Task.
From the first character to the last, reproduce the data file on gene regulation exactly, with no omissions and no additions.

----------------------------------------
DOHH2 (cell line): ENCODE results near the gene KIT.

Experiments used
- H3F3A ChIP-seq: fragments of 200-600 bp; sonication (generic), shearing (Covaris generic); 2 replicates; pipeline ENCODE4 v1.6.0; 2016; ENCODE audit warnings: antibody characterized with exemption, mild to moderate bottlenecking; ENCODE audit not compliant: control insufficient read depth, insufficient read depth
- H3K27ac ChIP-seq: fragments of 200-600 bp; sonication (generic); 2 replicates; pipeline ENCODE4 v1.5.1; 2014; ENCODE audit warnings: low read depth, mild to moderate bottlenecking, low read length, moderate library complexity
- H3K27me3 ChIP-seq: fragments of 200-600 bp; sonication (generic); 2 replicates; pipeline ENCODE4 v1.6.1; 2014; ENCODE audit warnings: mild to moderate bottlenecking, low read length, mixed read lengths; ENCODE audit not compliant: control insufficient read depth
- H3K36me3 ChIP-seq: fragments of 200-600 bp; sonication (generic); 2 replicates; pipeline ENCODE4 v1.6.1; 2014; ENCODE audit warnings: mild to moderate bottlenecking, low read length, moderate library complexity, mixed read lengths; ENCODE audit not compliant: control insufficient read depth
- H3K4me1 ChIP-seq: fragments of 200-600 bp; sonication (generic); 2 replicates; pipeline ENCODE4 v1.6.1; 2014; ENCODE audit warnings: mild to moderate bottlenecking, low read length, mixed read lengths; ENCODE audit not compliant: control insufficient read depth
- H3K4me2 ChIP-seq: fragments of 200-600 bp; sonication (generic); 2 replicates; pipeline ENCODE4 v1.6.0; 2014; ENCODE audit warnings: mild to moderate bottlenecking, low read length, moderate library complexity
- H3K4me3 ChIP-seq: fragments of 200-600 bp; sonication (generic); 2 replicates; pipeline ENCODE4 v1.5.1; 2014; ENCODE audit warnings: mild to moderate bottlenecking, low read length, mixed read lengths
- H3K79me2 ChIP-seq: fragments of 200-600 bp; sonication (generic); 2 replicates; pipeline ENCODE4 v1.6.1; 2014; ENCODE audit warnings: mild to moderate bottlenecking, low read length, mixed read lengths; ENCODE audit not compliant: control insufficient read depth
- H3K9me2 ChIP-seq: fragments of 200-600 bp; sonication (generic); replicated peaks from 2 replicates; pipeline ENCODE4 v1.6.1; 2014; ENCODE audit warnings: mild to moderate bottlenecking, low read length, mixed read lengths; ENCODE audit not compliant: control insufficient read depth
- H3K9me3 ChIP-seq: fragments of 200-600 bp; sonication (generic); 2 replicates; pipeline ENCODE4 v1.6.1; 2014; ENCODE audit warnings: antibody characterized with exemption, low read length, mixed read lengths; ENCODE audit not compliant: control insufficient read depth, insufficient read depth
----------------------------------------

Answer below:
DOHH2 (cell line): ENCODE results near the gene KIT.

Experiments used
- H3F3A ChIP-seq: fragments of 200-600 bp; sonication (generic), shearing (Covaris generic); 2 replicates; pipeline ENCODE4 v1.6.0; 2016; ENCODE audit warnings: antibody characterized with exemption, mild to moderate bottlenecking; ENCODE audit not compliant: control insufficient read depth, insufficient read depth
- H3K27ac ChIP-seq: fragments of 200-600 bp; sonication (generic); 2 replicates; pipeline ENCODE4 v1.5.1; 2014; ENCODE audit warnings: low read depth, mild to moderate bottlenecking, low read length, moderate library complexity
- H3K27me3 ChIP-seq: fragments of 200-600 bp; sonication (generic); 2 replicates; pipeline ENCODE4 v1.6.1; 2014; ENCODE audit warnings: mild to moderate bottlenecking, low read length, mixed read lengths; ENCODE audit not compliant: control insufficient read depth
- H3K36me3 ChIP-seq: fragments of 200-600 bp; sonication (generic); 2 replicates; pipeline ENCODE4 v1.6.1; 2014; ENCODE audit warnings: mild to moderate bottlenecking, low read length, moderate library complexity, mixed read lengths; ENCODE audit not compliant: control insufficient read depth
- H3K4me1 ChIP-seq: fragments of 200-600 bp; sonication (generic); 2 replicates; pipeline ENCODE4 v1.6.1; 2014; ENCODE audit warnings: mild to moderate bottlenecking, low read length, mixed read lengths; ENCODE audit not compliant: control insufficient read depth
- H3K4me2 ChIP-seq: fragments of 200-600 bp; sonication (generic); 2 replicates; pipeline ENCODE4 v1.6.0; 2014; ENCODE audit warnings: mild to moderate bottlenecking, low read length, moderate library complexity
- H3K4me3 ChIP-seq: fragments of 200-600 bp; sonication (generic); 2 replicates; pipeline ENCODE4 v1.5.1; 2014; ENCODE audit warnings: mild to moderate bottlenecking, low read length, mixed read lengths
- H3K79me2 ChIP-seq: fragments of 200-600 bp; sonication (generic); 2 replicates; pipeline ENCODE4 v1.6.1; 2014; ENCODE audit warnings: mild to moderate bottlenecking, low read length, mixed read lengths; ENCODE audit not compliant: control insufficient read depth
- H3K9me2 ChIP-seq: fragments of 200-600 bp; sonication (generic); replicated peaks from 2 replicates; pipeline ENCODE4 v1.6.1; 2014; ENCODE audit warnings: mild to moderate bottlenecking, low read length, mixed read lengths; ENCODE audit not compliant: control insufficient read depth
- H3K9me3 ChIP-seq: fragments of 200-600 bp; sonication (generic); 2 replicates; pipeline ENCODE4 v1.6.1; 2014; ENCODE audit warnings: antibody characterized with exemption, low read length, mixed read lengths; ENCODE audit not compliant: control insufficient read depth, insufficient read depth